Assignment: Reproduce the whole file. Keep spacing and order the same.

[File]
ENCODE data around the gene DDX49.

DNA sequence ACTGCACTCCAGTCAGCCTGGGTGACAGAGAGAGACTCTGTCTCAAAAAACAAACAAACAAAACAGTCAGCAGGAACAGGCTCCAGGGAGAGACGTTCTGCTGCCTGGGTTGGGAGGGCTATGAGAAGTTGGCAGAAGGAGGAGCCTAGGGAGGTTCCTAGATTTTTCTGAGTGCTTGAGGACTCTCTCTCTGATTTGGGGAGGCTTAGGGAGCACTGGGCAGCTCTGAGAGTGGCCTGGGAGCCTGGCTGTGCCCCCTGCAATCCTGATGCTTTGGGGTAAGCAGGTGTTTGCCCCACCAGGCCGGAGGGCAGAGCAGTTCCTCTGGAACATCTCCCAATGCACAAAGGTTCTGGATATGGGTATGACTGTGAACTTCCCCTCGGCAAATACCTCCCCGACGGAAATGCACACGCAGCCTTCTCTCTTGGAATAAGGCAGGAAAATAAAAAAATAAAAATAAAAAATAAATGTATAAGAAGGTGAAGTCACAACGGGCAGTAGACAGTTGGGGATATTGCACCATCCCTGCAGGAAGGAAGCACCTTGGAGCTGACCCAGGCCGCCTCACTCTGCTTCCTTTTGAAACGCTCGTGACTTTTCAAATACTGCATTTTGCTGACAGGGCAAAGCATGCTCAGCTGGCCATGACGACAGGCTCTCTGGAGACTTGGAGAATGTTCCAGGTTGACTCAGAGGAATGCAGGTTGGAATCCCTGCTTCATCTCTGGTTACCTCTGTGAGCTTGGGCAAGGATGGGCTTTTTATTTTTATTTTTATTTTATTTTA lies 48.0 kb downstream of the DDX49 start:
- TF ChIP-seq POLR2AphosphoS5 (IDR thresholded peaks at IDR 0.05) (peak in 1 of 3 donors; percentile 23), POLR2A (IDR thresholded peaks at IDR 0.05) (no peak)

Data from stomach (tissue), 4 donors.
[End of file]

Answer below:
ENCODE data around the gene DDX49.

DNA sequence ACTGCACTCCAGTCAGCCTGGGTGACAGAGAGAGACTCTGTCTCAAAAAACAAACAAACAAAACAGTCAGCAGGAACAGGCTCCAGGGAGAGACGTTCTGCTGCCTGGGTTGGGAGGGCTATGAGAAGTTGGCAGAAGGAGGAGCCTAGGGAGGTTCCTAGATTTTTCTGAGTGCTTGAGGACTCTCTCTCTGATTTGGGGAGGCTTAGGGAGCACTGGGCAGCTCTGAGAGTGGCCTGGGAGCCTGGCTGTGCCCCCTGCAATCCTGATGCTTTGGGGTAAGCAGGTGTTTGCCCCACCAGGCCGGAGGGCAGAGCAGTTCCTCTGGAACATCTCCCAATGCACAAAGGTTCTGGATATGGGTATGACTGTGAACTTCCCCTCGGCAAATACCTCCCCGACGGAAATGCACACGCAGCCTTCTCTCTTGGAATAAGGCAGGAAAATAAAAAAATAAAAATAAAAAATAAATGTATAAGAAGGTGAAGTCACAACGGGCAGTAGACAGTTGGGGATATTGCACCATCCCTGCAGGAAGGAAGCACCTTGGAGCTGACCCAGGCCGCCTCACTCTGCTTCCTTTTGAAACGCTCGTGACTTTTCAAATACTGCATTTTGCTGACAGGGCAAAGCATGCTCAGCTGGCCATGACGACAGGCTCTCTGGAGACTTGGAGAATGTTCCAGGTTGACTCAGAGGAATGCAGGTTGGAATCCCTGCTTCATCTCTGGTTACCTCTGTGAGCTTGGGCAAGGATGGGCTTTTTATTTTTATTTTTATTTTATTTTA lies 48.0 kb downstream of the DDX49 start:
- TF ChIP-seq POLR2AphosphoS5 (IDR thresholded peaks at IDR 0.05) (peak in 1 of 3 donors; percentile 23), POLR2A (IDR thresholded peaks at IDR 0.05) (no peak)

Data from stomach (tissue), 4 donors.